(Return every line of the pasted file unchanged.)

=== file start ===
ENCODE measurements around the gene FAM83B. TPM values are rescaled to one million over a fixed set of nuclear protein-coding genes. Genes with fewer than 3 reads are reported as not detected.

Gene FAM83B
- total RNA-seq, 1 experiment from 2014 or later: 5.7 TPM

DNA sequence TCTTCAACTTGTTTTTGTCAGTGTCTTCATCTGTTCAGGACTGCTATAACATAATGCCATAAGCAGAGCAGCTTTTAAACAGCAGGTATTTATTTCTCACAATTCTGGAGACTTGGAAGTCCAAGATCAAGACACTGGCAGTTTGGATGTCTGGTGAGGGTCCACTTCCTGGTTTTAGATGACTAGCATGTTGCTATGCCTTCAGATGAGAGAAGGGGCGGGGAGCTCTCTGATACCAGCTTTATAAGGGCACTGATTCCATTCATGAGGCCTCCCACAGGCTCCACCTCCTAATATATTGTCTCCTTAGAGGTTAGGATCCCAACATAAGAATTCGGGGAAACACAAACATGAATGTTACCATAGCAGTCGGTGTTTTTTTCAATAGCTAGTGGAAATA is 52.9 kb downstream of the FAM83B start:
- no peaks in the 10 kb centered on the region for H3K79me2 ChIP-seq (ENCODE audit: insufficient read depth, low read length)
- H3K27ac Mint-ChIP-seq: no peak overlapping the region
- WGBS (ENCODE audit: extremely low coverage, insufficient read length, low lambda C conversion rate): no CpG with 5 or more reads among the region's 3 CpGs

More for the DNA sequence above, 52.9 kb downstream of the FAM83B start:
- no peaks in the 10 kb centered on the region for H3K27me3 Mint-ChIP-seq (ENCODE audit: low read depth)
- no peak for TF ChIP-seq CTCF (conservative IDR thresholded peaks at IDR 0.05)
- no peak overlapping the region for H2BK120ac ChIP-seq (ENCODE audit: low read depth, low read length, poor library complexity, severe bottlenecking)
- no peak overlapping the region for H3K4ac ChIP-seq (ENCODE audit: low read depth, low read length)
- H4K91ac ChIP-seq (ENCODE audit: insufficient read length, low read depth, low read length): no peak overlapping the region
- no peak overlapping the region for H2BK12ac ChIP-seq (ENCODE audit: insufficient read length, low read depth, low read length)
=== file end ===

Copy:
ENCODE measurements around the gene FAM83B. TPM values are rescaled to one million over a fixed set of nuclear protein-coding genes. Genes with fewer than 3 reads are reported as not detected.

Gene FAM83B
- total RNA-seq, 1 experiment from 2014 or later: 5.7 TPM

DNA sequence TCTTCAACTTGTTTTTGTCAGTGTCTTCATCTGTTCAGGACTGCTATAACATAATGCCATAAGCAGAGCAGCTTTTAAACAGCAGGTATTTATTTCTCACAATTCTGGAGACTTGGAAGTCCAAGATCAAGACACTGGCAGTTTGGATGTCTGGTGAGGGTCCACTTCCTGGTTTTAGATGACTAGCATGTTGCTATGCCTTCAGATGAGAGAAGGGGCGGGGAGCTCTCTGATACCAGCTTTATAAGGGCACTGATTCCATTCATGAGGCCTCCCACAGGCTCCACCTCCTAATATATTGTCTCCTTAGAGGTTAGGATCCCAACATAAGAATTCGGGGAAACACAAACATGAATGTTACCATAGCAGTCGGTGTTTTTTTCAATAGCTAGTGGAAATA is 52.9 kb downstream of the FAM83B start:
- no peaks in the 10 kb centered on the region for H3K79me2 ChIP-seq (ENCODE audit: insufficient read depth, low read length)
- H3K27ac Mint-ChIP-seq: no peak overlapping the region
- WGBS (ENCODE audit: extremely low coverage, insufficient read length, low lambda C conversion rate): no CpG with 5 or more reads among the region's 3 CpGs

More for the DNA sequence above, 52.9 kb downstream of the FAM83B start:
- no peaks in the 10 kb centered on the region for H3K27me3 Mint-ChIP-seq (ENCODE audit: low read depth)
- no peak for TF ChIP-seq CTCF (conservative IDR thresholded peaks at IDR 0.05)
- no peak overlapping the region for H2BK120ac ChIP-seq (ENCODE audit: low read depth, low read length, poor library complexity, severe bottlenecking)
- no peak overlapping the region for H3K4ac ChIP-seq (ENCODE audit: low read depth, low read length)
- H4K91ac ChIP-seq (ENCODE audit: insufficient read length, low read depth, low read length): no peak overlapping the region
- no peak overlapping the region for H2BK12ac ChIP-seq (ENCODE audit: insufficient read length, low read depth, low read length)